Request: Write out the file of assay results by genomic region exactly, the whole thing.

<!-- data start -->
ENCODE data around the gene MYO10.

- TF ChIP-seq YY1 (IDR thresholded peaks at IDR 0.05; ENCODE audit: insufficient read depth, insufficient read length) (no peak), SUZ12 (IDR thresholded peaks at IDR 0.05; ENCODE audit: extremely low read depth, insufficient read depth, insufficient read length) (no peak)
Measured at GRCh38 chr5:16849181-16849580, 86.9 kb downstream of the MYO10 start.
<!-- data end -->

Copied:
ENCODE data around the gene MYO10.

- TF ChIP-seq YY1 (IDR thresholded peaks at IDR 0.05; ENCODE audit: insufficient read depth, insufficient read length) (no peak), SUZ12 (IDR thresholded peaks at IDR 0.05; ENCODE audit: extremely low read depth, insufficient read depth, insufficient read length) (no peak)
Measured at GRCh38 chr5:16849181-16849580, 86.9 kb downstream of the MYO10 start.